# Momentum: Bullet and Block

#### huynhtn2

1. The problem statement, all variables and given/known data
When a bullet strikes a block of wood originally at rest, the bullet becomes embedded into the wood block which travels 1.70 m after the collision. If the mass of the bullet is 5.26 g and the mass of the block is 2.40 kg, what is the speed of the block immediately after the collision? The coefficient of kinetic friction between the block and the surface is 0.30.

2. Relevant equations
p=mv
f=dp/dt
m1v1 + m2 v2 = m1u1 + m2u2

3. The attempt at a solution

m1v1 + m2 v2 = m1u1 + m2u2
(0.00526)v1 = (0.00536)u1 + (2.4)u2

#### PhanthomJay

Homework Helper
Gold Member
This is a totally inelastic collision where the block and bullet move, after the collision , together as one mass with a common speed. Then you'll need another equation or two to solve for that speed.

#### huynhtn2

This is a totally inelastic collision where the block and bullet move, after the collision , together as one mass with a common speed. Then you'll need another equation or two to solve for that speed.
So i got mvi = (M + m)vf
and 0.5mv^2=kfriction
vf= 2.43 m/s
then i plugged that in to the first equation for vf and solved for vi, is this correctÉ

#### Xerxes1986

You can't use conservation of momentum because they didn't give you the initial OR the final velocities in the problem. Sure it would work if you had that information, but because you don't you have to approach the problem a little differently. Think about it from an energy perspective. Right after the collision the block and bullet have some velocity $$v_{i}$$ and therefore some Kinetic Energy $$\frac{1}{2}mv^{2}_{i}$$. Then the block travels some distance on the table to a final position 1.70m from start and stops. This means that you have lost all that kinetic energy. It had to go somewhere.......(hint, Work due to friction)

#### Parbat

You can't use conservation of momentum because they didn't give you the initial OR the final velocities in the problem. Sure it would work if you had that information, but because you don't you have to approach the problem a little differently. Think about it from an energy perspective. Right after the collision the block and bullet have some velocity $$v_{i}$$ and therefore some Kinetic Energy $$\frac{1}{2}mv^{2}_{i}$$. Then the block travels some distance on the table to a final position 1.70m from start and stops. This means that you have lost all that kinetic energy. It had to go somewhere.......(hint, Work due to friction)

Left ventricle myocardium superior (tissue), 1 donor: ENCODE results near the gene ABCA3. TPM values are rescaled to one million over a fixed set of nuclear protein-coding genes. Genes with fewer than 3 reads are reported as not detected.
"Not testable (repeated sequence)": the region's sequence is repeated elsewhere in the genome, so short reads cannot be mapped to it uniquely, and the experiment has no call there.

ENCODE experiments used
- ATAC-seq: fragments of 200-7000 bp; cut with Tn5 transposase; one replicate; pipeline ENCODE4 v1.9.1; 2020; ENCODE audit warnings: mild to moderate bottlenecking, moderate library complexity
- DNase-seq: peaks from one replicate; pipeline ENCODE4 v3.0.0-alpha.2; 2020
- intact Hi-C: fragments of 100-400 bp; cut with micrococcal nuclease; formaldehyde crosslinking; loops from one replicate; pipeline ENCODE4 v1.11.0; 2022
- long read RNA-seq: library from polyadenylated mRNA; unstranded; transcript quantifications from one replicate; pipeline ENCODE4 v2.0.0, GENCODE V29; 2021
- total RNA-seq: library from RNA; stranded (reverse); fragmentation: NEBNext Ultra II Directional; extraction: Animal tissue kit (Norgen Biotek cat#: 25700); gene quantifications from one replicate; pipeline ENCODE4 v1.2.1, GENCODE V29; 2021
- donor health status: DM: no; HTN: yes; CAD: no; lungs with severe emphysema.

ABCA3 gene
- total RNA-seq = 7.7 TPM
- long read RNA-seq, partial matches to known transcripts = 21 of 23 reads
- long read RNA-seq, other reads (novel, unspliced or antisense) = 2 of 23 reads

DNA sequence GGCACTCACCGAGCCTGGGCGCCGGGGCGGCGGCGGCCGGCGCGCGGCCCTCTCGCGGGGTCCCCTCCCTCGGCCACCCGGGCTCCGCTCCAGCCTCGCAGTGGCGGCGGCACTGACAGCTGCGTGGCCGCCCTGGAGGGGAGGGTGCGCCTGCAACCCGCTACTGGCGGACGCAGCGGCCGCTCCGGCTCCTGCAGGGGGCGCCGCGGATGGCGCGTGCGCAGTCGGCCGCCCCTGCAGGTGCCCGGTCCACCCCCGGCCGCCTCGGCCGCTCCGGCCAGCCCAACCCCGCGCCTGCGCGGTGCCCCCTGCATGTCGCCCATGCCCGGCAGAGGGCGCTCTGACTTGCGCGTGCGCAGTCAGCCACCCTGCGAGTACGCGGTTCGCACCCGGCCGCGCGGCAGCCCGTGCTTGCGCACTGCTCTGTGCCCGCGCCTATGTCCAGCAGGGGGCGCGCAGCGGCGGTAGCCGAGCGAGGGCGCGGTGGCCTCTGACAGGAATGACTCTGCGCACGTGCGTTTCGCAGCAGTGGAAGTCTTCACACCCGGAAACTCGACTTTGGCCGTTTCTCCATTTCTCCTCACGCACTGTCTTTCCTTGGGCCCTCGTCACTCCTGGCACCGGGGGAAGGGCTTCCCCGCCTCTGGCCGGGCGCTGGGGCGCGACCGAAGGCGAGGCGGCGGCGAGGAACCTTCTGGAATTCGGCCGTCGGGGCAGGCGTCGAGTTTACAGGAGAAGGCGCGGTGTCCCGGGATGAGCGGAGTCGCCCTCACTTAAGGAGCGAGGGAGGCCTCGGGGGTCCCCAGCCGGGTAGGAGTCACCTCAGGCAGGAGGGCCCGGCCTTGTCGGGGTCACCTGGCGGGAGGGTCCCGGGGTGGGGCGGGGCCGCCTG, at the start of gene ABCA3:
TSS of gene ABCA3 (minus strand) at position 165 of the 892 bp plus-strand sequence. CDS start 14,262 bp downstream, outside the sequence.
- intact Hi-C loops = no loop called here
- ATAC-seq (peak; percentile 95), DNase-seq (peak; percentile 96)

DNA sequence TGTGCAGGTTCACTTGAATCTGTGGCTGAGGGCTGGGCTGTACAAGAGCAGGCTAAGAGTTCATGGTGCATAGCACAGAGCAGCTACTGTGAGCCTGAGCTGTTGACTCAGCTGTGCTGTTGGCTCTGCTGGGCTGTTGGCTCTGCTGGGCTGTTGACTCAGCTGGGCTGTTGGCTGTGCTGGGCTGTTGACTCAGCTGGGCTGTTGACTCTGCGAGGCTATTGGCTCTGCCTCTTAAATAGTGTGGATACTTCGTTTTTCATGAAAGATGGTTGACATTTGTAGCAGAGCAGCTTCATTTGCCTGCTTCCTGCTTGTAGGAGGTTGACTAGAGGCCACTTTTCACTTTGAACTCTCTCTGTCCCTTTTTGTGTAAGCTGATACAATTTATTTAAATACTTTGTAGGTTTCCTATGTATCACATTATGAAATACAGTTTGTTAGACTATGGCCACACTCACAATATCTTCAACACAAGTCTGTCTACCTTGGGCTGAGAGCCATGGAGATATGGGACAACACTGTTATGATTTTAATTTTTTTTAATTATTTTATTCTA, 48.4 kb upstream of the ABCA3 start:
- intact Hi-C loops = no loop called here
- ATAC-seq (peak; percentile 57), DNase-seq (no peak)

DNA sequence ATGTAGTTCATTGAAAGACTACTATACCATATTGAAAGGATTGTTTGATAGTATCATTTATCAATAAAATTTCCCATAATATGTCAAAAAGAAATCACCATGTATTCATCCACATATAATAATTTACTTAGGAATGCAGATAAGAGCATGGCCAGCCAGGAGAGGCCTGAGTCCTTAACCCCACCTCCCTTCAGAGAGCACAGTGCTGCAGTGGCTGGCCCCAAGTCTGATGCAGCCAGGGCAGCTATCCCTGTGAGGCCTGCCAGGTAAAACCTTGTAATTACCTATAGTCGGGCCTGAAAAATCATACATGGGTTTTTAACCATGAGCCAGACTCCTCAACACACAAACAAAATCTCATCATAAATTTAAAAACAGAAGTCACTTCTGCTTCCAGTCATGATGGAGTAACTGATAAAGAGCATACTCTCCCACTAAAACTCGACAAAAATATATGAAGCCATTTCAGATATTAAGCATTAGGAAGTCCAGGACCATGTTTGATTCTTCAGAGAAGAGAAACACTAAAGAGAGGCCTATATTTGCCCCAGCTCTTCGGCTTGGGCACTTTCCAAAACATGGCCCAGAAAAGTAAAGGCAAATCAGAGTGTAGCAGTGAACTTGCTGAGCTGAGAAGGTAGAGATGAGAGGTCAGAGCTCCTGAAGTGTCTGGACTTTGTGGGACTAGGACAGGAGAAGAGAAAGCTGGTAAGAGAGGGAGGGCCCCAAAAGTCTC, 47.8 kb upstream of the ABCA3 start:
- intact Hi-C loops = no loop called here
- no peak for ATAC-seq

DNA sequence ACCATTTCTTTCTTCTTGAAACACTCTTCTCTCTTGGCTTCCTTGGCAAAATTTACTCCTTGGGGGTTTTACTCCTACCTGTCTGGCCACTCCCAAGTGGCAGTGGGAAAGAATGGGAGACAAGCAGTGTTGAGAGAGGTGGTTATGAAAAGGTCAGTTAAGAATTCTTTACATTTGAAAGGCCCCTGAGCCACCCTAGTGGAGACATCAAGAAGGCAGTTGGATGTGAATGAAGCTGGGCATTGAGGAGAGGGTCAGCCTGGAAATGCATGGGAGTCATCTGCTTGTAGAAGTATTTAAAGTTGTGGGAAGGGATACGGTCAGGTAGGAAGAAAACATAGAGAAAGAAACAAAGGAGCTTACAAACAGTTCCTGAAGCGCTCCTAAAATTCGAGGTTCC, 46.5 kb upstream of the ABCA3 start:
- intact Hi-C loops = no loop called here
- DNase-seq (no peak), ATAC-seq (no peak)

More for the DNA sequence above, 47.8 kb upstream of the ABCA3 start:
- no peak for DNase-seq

u r right.the energy in the bullet is used to take the block & the bullet 1.70 m ahead.
so u can equate the kinetic energy of bullet & work done by "bullet & block" to travel 1.70 m against friction.
use: Kfriction=coefficient of friction * weight of (block+bullet)
& 0.5 mv^2=Kfriction*1.70

#### huynhtn2

u r right.the energy in the bullet is used to take the block & the bullet 1.70 m ahead.
so u can equate the kinetic energy of bullet & work done by "bullet & block" to travel 1.70 m against friction.
use: Kfriction=coefficient of friction * weight of (block+bullet)
& 0.5 mv^2=Kfriction*1.70
Ke = Ffriction
0.5mv^2= uk mg
v= square root (2(9.81)(0.3))
v= 2.43 m/s

i dont know what to do with the 1.70 m distance

#### Parbat

Ke = Ffriction
0.5mv^2= uk mg
v= square root (2(9.81)(0.3))
v= 2.43 m/s

i dont know what to do with the 1.70 m distance
that's there:
0.5mv^2=Kfriction*1.70
u see that?

#### ghostanime2001

"When a bullet strikes a block of wood originally at rest, the bullet becomes embedded into the wood block which travels 1.70 m after the collision."

Do they mean the bullet + wood block system move 1.70 m after the collision ? OR the bullet travels 1.70 m inside the wood block and the bullet and wood block move together at the same time as the bullet is getting further embedded into the wood block ?

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